Innovation in Small Town America (Episode 48)

Written by Nick Stumo-Langer | Date Published: June 14th, 2018 | Category: Building Local Power, Podcast

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“[T]he more I see between small towns and big cities, boy, I just really love small towns.” This quote from Christopher Mitchell, the Building Local Power podcast host and Community Broadband Networks initiative director, kicks off this conversation about the power of small towns and what they can do to build their local economy.

Mitchell joins fellow ILSR researchers, John Farrell (the director of our Energy Democracy initiative) and Brenda Platt (ILSR co-director and director of our Composting for Community initiative), in discussing small towns and the innovative policies they enact.

Mitchell discusses Ammon, Idaho, a town that has built a fiber network and opened it to the entire community to get connected. This has improved the local business environment and ensured robust broadband competition.

Platt details findings from ILSR’s latest report, Yes! In My Backyard: A Home Composting Guide for Local Government, on how a small investment in home composting brings big returns for local governments. She also provides details about a home composting bin distribution program in Cheverly, Md., that has saved them tens of thousands of dollars and diverted more materials from the landfill.

And, finally, Farrell mentions Decorah, Iowa — a town long known for its support for locally-owned renewable energy and in the news recently for a vote that just failed to create a municipal electric utility. He charts the town’s long history with innovative energy solutions, such as creating a renewable energy district and other ways that the community is saving money and asserting local control.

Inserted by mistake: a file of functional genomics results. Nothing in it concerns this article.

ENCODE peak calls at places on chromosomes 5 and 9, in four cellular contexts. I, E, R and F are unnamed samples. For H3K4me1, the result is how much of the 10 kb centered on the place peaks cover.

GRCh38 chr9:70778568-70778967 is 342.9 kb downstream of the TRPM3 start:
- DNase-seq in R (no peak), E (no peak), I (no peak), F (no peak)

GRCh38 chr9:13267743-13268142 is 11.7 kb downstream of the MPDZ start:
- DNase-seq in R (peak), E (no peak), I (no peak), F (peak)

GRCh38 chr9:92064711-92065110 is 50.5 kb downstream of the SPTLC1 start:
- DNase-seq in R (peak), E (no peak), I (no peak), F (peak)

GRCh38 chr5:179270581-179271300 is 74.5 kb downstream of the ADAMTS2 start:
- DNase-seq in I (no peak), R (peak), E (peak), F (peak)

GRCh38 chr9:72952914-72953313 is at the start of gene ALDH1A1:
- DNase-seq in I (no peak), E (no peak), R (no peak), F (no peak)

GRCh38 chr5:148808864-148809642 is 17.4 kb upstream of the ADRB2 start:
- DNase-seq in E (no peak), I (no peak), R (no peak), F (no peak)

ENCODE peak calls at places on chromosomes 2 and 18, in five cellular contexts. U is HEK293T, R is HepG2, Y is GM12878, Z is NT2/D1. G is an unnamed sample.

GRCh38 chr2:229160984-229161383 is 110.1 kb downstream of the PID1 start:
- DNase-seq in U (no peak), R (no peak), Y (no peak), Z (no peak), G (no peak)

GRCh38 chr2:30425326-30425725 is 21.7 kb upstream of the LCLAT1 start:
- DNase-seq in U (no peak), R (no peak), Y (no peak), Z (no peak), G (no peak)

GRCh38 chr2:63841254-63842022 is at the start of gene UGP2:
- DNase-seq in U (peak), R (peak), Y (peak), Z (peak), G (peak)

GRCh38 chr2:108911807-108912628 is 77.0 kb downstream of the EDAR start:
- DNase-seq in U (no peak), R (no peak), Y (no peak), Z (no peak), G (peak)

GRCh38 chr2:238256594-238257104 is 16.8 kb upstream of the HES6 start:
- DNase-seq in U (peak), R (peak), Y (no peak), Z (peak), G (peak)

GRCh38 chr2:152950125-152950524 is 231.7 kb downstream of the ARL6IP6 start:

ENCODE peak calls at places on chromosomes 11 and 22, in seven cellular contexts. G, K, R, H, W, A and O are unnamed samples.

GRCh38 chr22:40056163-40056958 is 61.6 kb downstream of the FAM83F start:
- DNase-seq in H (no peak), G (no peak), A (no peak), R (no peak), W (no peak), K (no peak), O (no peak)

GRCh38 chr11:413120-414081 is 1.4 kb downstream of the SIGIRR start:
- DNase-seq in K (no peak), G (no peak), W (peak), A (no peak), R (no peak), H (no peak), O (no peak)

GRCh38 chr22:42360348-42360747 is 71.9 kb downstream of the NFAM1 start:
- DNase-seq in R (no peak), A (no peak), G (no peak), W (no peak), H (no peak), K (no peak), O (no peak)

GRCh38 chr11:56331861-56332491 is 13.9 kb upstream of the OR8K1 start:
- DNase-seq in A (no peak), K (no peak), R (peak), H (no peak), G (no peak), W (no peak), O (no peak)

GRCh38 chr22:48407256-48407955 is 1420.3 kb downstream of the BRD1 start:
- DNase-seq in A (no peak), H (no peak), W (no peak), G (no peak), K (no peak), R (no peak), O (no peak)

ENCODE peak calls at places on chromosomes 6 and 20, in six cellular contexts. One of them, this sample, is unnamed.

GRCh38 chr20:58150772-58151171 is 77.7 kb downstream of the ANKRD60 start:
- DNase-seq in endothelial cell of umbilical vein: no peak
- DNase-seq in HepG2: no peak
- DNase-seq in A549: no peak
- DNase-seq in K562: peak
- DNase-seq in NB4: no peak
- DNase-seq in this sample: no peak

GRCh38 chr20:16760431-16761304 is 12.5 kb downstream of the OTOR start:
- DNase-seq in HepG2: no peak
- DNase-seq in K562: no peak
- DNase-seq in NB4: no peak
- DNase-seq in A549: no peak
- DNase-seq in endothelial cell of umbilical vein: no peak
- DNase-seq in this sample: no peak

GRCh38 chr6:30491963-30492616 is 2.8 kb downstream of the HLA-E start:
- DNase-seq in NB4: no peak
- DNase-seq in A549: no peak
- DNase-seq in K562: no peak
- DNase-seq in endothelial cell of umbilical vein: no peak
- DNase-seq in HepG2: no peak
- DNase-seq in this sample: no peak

After hearing all of the innovative policies that small towns enact for their citizens, ILSR co-director Brenda Platt concludes: “Whether it’s broadband, local energy, local composting, you can save money, provide better service, create local jobs, and protect the environment. So think outside the box and go local.”

  • Yes! In My Backyard: A Home Composting Guide for Local Government — Tackling the problem of food waste is gaining attention in order for communities to avoid garbage, conserve resources, create jobs, alleviate hunger, and reduce greenhouse gas emissions. A new report from the Institute for Local Self-Reliance (ILSR) details how home composting is among the best opportunities to reduce food waste, especially in the near term and in areas lacking curbside collection or facilities to compost. The 90-page report found that for every 10,000 households composting at home, between 1,400 and 5,000 tons per year could be diverted from curbside collection, with potential savings in avoided disposal costs alone ranging from $72,000 to $250,000.
  • Vote for Decorah Municipal Utility Falls Short, But Local Energy Advocates Persist — With a remarkably close final result, local organizers almost achieved their goal in creating a municipal utility for this Iowa town, despite fierce opposition from the existing, investor-owned utility. While this result is a set-back, it does underscore Decorah’s commitment to locally-owned renewable energy.
  • Ammon’s Model: The Virtual End of Cable Monopolies — This 19-minute video, embedded below, runs through the movement that built and continues to push Ammon, Idaho’s community broadband network. It delves into the exciting growth possibilities and economic development opportunities of this investment.

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Audio Credit: Funk Interlude by Dysfunction_AL Ft: Fourstones — Scomber (Bonus Track). Copyright 2016 Licensed under a Creative Commons Attribution Noncommercial (3.0) license.

Photo Credit: By Bobak Ha’Eri [CC BY 3.0], from Wikimedia Commons.

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Originally published at on June 14, 2018.

The Institute for Local Self-Reliance has a vision of thriving, diverse, equitable communities. To reach this, we build local power to fight corporate control